by Bill McBride on 6/16/2015 01:23:00 PM
Tuesday, June 16, 2015
Total housing starts in May were below expectations, however, overall, including the upward revisions to March and April, starts were solid.
There was also a significant increase for permits in May (mostly for the volatile multi-family sector). However I wouldn't put too much emphasis on permits. The last time there was a spike in multi-family permits was in June 2008, and that was just before starts collapsed! Usually more is better, but I don't expect a huge surge in multi-family starts in June - I suspect this was just permit timing and starts will be spread out over several months.
Earlier: Housing Starts decreased to 1.036 Million Annual Rate in May
This first graph shows the month to month comparison between 2014 (blue) and 2015 (red).
Click on graph for larger image.
Even with weak housing starts in February and March, total starts are still running 6.0% ahead of 2014 through May.
Single family starts are running 6.7% ahead of 2014 through May.
Starts for 5+ units are up 4.3% for the first five months compared to last year.
Below is an update to the graph comparing multi-family starts and completions. Since it usually takes over a year on average to complete a multi-family project, there is a lag between multi-family starts and completions. Completions are important because that is new supply added to the market, and starts are important because that is future new supply (units under construction is also important for employment).
These graphs use a 12 month rolling total for NSA starts and completions.
The blue line is for multifamily starts and the red line is for multifamily completions.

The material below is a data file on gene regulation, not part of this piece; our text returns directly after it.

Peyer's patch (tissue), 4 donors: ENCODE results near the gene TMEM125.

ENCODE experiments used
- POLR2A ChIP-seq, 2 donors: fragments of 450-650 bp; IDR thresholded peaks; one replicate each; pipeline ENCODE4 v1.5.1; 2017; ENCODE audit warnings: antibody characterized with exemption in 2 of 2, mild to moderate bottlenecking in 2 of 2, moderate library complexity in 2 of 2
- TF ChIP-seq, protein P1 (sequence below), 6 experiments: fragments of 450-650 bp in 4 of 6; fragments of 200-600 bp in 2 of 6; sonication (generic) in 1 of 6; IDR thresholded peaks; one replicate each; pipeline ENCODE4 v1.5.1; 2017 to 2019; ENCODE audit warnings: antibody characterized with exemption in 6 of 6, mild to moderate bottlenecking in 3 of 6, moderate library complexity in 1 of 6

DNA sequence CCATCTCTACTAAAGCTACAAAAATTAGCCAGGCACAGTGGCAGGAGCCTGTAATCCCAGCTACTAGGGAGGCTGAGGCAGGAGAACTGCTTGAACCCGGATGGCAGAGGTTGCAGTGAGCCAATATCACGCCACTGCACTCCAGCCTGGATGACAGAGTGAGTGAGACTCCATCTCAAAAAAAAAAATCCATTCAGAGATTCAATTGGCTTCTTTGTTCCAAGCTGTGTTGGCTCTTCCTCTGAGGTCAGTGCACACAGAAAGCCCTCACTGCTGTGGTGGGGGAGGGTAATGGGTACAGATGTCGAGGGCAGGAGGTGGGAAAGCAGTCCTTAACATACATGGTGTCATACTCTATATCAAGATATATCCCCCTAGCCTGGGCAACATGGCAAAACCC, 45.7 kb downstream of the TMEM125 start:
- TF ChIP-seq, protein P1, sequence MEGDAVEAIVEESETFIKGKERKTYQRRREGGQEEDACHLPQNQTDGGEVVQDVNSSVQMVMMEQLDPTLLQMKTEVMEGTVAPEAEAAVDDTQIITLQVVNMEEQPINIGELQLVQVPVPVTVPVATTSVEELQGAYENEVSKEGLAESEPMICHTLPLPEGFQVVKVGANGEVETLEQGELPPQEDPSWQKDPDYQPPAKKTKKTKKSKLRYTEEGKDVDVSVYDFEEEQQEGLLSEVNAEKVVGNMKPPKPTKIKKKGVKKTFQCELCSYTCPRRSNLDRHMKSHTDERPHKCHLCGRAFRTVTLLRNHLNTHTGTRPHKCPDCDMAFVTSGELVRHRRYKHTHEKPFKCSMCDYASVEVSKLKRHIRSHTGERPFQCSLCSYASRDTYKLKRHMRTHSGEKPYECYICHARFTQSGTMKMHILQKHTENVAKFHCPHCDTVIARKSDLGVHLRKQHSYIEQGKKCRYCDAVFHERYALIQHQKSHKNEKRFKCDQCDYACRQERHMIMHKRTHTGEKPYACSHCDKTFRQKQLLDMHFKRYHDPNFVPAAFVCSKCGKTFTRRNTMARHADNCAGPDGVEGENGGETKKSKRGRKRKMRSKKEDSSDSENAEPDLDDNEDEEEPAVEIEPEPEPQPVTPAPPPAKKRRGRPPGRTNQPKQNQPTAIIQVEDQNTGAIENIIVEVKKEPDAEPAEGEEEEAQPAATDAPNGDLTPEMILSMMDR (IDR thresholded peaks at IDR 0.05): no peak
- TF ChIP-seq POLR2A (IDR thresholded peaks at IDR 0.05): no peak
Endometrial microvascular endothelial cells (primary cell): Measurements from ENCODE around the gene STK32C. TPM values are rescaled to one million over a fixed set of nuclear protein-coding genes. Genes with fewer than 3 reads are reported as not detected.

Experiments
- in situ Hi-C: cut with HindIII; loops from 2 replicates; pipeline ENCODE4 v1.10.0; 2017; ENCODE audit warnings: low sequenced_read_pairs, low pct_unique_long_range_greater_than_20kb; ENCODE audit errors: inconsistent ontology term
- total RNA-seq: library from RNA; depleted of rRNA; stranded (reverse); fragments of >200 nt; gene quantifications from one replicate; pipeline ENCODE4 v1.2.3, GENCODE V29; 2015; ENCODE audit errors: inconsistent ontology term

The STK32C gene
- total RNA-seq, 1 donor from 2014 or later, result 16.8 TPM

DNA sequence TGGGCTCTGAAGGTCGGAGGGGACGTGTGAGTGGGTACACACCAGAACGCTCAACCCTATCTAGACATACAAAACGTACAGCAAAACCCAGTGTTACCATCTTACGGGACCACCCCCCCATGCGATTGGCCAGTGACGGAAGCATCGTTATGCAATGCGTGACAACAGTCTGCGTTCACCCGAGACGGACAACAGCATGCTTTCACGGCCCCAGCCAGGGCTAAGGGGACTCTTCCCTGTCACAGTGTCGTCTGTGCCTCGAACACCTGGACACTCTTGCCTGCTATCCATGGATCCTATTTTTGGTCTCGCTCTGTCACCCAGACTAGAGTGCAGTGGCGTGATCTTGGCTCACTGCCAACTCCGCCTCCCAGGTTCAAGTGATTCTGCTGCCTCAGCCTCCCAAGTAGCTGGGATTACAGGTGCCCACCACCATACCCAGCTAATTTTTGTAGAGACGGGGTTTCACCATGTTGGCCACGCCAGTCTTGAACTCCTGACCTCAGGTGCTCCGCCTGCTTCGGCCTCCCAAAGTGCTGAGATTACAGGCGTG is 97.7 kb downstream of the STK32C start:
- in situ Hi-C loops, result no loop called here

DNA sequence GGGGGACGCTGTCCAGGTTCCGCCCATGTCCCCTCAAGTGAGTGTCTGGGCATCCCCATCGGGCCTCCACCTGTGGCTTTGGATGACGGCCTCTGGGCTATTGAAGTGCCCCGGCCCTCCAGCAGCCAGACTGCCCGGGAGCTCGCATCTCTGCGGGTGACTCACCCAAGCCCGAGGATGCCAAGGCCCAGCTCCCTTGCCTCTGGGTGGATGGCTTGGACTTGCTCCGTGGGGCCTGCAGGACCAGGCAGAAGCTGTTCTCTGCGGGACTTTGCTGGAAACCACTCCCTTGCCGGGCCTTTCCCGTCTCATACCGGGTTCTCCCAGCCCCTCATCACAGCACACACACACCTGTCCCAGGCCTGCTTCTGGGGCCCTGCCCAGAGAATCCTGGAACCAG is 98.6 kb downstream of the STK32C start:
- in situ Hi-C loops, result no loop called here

The rolling 12 month total for starts (blue line) increased steadily over the last few years, and completions (red line) have lagged behind - but completions have been catching up (more deliveries), and will continue to follow starts up (completions lag starts by about 12 months).
Note that the blue line (multi-family starts) might be starting to move more sideways.
Whereas multi-family starts were only up slightly in May (NSA), mutli-family completions were up 60%!
Even with the surge in permits this month, I think most of the growth in multi-family starts is probably behind us - although I expect solid multi-family starts for a few more years (based on demographics).
The second graph shows single family starts and completions. It usually only takes about 6 months between starting a single family home and completion - so the lines are much closer. The blue line is for single family starts and the red line is for single family completions.
Note the exceptionally low level of single family starts and completions. The "wide bottom" was what I was forecasting several years ago, and now I expect several years of increasing single family starts and completions.
A decent report.